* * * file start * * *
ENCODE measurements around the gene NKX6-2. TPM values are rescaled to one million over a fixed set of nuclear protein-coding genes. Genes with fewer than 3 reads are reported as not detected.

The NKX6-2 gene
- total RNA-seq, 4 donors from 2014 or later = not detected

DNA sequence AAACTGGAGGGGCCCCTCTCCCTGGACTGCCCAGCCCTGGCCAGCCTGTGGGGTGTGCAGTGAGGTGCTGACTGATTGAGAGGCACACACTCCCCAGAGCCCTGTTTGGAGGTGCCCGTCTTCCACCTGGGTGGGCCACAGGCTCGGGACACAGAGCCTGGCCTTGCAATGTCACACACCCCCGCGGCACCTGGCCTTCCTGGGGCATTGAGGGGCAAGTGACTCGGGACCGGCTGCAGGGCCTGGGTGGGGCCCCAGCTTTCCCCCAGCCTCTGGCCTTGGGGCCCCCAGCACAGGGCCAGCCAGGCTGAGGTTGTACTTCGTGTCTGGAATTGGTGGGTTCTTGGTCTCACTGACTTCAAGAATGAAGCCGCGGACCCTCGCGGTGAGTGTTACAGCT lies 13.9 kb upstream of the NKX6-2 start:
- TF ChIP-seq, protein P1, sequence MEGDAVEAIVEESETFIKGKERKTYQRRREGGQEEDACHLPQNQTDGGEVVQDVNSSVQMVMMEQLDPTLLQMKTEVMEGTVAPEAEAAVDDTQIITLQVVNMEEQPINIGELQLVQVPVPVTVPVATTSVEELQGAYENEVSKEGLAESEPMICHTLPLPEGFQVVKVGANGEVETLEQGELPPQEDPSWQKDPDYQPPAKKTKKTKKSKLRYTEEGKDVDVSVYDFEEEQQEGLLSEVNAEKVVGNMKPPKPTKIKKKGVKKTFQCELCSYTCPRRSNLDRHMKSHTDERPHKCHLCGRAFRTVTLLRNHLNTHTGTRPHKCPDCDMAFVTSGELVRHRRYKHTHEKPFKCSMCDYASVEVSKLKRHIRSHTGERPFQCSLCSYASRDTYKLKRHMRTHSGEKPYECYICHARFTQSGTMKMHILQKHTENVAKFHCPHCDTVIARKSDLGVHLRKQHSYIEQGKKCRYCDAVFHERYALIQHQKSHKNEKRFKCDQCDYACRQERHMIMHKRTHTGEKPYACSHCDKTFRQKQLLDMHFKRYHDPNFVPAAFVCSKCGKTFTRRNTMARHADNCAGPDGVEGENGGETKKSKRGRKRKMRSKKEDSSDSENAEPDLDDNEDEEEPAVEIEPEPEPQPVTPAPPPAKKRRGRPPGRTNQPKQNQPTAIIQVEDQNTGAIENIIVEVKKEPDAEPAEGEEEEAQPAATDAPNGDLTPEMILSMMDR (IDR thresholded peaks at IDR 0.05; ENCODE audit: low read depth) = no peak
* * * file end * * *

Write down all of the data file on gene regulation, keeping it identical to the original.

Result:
ENCODE measurements around the gene NKX6-2. TPM values are rescaled to one million over a fixed set of nuclear protein-coding genes. Genes with fewer than 3 reads are reported as not detected.

The NKX6-2 gene
- total RNA-seq, 4 donors from 2014 or later = not detected

DNA sequence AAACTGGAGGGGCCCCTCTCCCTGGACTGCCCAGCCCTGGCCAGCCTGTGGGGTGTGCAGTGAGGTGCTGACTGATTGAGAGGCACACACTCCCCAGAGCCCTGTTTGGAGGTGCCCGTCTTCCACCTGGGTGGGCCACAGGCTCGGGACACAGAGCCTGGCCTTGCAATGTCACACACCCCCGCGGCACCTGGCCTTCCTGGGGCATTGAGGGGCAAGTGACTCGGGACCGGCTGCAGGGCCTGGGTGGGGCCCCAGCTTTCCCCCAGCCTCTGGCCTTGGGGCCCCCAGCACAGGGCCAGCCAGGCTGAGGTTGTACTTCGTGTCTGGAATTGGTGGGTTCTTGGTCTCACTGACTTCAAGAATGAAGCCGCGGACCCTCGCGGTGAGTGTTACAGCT lies 13.9 kb upstream of the NKX6-2 start:
- TF ChIP-seq, protein P1, sequence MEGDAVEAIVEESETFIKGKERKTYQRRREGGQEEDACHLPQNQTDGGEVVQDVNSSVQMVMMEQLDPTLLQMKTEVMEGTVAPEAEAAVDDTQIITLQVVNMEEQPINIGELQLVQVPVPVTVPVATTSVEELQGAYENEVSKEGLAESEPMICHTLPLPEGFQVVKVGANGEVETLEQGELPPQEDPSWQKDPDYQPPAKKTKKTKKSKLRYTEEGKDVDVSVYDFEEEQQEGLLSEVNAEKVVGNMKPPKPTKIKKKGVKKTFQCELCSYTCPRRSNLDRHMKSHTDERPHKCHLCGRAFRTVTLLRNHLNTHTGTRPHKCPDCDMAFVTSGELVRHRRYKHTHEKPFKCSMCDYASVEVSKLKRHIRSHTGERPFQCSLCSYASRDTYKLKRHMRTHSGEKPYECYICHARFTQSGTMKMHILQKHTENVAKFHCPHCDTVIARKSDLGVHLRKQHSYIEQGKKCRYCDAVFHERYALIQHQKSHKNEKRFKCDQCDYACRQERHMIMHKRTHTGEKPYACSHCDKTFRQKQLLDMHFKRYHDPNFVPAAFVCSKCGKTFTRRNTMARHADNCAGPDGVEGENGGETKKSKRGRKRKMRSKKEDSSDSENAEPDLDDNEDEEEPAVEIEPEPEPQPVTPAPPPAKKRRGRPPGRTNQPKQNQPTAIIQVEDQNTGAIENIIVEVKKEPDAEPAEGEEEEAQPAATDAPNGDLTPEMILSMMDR (IDR thresholded peaks at IDR 0.05; ENCODE audit: low read depth) = no peak